Leaders of the G-20 group of nations decided against immediate withdrawal of economic stimulus,strongly pushed for by India,to preserve the “fragile” global recovery,while agreeing that countries should themselves decide on the contentious financial levies.
Meeting against the backdrop of Eurozone crisis arising from government debts,which was compounded by the 2008 financial crisis,the Summit struck a balance by allowing advanced economies to adopt fiscal plans to at least halve deficits by 2013 and gradual unwinding of stimulus.
It will also help stabilise or reduce government debt-to-GDP ratio.
Reflecting India’s concerns,articulated by Prime Minister Manmohan Singh that any immediate exit from stimulus could lead to double-dip depression,the Toronto Declaration said: “To sustain recovery,we need to follow through on delivering existing stimulus plans,while working to create the conditions for robust private demand.
“At the same time,recent events highlight the importance of sustainable public finances and the need for our countries to put in place credible,properly phased and growth-friendly plans to deliver fiscal sustainability,differentiated for and tailored to national circumstances.”
India itself has initiated gradual rollback of stimulus unveiled in the wake of the 2008 crisis triggered by the fall of large US banks,but any sudden withdrawal of stimulus by developed nations would hit exports of developing nations.
“Those countries with serious fiscal challenges need to accelerate the Pace of consolidation. This should be combined with efforts to rebalance global demand to help ensure global growth continues on a sustainable path,” the Declaration said.
While European majors like France,Germany and Britain campaign for immediate cut back in spending to rein deficits,an euphemism for exit from the stimulus,the US and countries like India opposed such a quick termination saying there was still need for a stable recovery.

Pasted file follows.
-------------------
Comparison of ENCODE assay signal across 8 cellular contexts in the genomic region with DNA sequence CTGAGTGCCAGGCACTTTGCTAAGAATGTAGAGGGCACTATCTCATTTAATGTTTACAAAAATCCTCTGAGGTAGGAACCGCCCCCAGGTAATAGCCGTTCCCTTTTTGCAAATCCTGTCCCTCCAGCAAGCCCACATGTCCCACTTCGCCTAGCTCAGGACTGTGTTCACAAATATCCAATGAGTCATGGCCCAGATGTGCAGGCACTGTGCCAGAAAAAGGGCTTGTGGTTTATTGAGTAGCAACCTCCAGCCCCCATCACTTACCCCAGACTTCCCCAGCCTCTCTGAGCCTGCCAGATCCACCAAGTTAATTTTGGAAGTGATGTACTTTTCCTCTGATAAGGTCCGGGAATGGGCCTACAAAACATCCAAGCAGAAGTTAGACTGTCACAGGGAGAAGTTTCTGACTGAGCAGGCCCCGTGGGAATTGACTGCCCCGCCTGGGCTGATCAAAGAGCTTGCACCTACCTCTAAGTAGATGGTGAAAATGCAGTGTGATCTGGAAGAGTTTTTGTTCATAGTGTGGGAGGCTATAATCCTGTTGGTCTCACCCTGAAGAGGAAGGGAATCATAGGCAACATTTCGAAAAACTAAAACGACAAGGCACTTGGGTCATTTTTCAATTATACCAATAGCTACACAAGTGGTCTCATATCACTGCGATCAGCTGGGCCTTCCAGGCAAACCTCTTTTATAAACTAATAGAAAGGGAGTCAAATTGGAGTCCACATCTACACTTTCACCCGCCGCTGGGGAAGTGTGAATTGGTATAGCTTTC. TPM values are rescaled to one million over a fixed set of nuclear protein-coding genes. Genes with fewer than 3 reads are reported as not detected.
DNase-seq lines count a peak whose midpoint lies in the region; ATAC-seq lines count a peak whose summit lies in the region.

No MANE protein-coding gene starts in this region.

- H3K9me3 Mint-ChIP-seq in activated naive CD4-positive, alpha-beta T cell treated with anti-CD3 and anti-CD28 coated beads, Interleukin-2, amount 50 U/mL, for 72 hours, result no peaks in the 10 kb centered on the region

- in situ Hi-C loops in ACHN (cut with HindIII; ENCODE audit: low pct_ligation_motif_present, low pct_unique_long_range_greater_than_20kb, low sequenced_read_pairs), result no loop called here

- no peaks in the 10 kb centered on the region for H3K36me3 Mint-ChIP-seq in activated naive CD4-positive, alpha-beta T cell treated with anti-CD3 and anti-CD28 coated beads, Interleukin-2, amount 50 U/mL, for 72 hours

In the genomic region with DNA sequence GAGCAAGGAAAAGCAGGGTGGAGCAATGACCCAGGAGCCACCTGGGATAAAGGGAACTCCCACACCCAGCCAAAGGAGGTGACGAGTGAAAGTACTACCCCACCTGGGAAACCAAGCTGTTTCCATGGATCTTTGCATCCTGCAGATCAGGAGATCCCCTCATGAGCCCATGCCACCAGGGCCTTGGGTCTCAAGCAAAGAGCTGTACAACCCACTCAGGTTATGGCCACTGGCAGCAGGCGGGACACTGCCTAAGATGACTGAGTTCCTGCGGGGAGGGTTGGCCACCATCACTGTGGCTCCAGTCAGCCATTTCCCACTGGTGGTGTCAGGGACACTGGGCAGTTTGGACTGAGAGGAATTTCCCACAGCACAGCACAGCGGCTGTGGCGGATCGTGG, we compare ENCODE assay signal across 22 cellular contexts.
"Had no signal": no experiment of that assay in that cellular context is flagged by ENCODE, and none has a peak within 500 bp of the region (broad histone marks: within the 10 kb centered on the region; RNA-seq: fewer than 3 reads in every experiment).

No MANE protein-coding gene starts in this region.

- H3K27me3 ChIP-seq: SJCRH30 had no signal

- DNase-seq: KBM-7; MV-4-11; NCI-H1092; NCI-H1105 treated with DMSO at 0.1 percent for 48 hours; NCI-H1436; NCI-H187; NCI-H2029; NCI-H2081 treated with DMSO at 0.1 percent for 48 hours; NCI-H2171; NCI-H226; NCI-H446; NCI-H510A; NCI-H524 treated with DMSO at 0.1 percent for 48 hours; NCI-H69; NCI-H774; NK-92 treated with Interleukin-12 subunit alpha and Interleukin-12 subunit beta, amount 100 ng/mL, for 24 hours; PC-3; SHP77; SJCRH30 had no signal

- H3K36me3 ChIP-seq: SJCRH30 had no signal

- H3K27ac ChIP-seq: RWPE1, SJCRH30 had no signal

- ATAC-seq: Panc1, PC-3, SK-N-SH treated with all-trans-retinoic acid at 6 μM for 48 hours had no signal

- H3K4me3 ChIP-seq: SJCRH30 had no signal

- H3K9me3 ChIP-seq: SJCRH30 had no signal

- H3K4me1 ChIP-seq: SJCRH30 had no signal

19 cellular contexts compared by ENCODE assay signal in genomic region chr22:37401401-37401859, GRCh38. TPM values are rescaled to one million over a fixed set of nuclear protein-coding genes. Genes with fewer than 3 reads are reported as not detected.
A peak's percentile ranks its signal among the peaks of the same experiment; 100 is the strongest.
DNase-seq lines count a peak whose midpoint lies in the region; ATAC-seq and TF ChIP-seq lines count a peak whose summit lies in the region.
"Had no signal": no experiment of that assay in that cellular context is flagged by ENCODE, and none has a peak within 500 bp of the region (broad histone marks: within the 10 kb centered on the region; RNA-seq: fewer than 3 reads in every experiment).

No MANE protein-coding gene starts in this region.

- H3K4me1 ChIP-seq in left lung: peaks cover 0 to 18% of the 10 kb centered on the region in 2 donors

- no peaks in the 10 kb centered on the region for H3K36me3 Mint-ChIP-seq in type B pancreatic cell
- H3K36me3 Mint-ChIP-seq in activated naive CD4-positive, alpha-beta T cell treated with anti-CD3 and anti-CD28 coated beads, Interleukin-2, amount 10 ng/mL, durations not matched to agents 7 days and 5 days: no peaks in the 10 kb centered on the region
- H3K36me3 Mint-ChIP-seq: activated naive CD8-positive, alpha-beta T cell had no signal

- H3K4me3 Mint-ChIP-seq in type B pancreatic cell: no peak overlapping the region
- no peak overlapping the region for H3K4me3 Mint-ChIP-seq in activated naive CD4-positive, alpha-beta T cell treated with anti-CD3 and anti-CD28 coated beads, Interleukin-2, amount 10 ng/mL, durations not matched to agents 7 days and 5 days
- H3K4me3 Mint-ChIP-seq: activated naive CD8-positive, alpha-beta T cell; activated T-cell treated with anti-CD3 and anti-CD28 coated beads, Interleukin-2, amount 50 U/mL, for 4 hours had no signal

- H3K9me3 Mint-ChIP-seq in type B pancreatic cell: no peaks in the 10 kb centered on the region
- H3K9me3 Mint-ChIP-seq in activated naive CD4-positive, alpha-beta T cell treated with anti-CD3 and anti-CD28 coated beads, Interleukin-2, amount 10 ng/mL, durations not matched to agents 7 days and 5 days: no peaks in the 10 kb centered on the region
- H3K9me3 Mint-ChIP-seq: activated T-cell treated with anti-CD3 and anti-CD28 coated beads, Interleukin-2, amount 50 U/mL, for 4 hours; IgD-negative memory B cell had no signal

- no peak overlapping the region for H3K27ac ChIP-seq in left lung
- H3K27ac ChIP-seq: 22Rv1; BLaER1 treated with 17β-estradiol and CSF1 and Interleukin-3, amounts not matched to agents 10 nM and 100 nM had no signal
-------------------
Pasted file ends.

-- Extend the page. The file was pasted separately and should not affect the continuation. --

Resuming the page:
The other major contentious issue was the proposal for a bank tax to serve as a bulwark against future crisis of the type that triggered collapse of the financial institutions in 2008.
The Summit adopted a flexible approach leaving it to the individual countries to chose their path.
“We agree the range of approaches would follow these principles: protect taxpayers; reduce risk from financial systems; take into account individual countries circumstances and options and help promote a level playing field,” the G20 document said.
While countries like Britain,which has already levied a tax,France and Germany campaigned for such a tax,nations like India have reservations.
India pointed out that its banking institutions were conservative by nature and followed healthy norms that prevented any crisis in the country in 2008.
“We agreed the financial sector should make a fair and substantial contribution towards paying for any burdens associated with government interventions,where they occur,to repair the financial system or fund resolution,and reduce risks from the financial system.